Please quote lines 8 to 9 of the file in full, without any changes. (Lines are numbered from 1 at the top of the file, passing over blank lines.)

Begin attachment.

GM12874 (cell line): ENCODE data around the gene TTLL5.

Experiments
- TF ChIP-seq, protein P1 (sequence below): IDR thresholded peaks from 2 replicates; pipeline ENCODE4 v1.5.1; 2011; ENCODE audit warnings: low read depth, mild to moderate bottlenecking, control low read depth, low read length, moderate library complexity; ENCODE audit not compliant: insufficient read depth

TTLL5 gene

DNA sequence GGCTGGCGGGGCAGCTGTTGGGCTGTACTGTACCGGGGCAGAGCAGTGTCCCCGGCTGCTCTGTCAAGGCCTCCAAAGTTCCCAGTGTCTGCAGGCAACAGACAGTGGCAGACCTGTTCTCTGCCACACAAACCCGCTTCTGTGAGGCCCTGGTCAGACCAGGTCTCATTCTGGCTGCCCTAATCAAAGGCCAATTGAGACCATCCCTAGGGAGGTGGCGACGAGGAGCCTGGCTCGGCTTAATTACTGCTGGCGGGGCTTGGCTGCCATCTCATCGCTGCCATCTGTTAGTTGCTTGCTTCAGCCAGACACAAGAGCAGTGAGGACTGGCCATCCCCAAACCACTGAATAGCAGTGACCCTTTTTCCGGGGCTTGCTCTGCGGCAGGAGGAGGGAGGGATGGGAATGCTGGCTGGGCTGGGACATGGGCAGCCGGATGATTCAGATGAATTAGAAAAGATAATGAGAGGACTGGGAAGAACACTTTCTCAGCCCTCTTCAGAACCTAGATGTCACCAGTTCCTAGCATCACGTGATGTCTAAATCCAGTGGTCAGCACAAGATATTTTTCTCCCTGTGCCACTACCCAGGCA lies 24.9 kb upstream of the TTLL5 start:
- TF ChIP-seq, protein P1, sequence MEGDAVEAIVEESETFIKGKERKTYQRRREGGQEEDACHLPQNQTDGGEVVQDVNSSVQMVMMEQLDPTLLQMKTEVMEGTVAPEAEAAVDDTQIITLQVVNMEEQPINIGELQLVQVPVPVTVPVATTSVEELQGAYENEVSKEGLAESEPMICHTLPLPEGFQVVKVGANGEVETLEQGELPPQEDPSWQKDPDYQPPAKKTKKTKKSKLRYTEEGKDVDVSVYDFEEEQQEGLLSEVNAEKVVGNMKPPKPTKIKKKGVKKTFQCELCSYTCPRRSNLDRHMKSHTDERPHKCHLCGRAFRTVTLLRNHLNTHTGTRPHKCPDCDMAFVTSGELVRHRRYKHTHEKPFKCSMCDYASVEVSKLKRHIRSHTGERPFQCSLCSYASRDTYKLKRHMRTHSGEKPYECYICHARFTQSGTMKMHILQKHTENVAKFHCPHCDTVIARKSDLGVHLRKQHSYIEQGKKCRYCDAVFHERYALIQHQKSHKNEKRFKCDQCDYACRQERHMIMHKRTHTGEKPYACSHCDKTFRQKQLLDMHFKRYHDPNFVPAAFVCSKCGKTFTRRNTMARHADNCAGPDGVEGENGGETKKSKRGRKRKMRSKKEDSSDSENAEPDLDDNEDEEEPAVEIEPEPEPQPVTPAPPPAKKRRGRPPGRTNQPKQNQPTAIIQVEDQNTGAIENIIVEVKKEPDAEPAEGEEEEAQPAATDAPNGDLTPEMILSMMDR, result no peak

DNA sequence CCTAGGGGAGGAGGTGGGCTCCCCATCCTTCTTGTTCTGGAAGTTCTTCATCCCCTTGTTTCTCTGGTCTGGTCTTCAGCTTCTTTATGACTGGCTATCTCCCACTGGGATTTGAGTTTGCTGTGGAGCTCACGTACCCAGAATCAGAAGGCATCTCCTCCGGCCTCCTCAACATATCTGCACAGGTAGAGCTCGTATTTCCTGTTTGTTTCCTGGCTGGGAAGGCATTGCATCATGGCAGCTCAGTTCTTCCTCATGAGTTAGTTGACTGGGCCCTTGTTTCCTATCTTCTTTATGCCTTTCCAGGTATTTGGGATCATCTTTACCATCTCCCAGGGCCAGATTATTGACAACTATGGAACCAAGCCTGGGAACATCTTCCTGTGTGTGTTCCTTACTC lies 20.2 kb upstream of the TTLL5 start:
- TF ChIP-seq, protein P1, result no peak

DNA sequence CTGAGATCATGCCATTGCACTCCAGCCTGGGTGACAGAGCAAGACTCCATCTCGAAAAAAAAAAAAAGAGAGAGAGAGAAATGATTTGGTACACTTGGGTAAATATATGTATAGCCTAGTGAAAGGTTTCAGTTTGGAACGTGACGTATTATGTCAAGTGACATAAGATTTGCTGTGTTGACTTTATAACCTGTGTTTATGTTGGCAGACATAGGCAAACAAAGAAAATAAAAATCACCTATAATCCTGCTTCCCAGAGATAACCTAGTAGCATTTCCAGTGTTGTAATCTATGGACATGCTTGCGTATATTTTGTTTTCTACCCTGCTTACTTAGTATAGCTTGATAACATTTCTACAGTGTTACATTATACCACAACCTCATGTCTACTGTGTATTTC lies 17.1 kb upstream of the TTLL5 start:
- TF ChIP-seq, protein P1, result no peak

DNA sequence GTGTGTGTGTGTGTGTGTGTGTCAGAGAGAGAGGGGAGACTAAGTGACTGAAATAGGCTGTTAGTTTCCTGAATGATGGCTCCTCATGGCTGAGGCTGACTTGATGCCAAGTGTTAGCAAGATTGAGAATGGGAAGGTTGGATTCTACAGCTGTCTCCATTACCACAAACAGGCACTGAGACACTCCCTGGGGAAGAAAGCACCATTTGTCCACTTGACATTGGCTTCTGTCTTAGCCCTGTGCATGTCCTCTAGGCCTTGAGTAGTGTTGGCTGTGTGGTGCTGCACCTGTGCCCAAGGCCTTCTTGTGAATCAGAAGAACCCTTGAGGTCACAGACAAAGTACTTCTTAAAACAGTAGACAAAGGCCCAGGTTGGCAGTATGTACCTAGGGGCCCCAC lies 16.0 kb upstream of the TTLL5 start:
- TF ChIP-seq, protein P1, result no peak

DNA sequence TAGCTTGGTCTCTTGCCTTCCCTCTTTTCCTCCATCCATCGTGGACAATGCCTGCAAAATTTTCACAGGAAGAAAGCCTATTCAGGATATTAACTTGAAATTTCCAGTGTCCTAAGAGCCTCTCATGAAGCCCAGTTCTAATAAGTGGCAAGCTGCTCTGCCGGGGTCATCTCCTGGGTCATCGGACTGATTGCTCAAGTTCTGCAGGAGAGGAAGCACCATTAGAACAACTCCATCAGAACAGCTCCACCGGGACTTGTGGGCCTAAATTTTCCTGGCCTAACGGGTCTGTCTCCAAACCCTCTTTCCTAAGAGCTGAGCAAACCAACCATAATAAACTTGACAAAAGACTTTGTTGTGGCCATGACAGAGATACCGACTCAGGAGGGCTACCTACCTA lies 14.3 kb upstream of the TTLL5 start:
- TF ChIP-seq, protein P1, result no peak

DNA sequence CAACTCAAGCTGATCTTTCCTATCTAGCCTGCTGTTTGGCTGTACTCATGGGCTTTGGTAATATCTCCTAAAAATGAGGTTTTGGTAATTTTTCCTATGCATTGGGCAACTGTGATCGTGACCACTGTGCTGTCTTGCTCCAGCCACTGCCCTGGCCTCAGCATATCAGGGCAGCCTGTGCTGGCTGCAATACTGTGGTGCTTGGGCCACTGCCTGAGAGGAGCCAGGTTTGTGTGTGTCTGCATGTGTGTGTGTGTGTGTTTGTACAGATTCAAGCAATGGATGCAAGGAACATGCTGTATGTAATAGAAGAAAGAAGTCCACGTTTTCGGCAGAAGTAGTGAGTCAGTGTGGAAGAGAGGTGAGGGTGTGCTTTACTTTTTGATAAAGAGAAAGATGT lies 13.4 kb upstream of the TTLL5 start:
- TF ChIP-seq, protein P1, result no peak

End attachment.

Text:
- TF ChIP-seq, protein P1, result no peak

DNA sequence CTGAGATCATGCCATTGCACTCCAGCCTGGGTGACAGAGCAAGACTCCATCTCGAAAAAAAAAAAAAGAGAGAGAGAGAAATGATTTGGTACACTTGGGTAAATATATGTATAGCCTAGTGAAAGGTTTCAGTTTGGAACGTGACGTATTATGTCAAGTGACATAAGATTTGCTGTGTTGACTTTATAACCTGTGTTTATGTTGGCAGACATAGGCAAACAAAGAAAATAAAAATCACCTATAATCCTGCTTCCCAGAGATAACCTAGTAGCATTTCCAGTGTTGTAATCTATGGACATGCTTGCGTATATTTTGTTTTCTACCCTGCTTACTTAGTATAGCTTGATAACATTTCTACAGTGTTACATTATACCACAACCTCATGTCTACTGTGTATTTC lies 17.1 kb upstream of the TTLL5 start: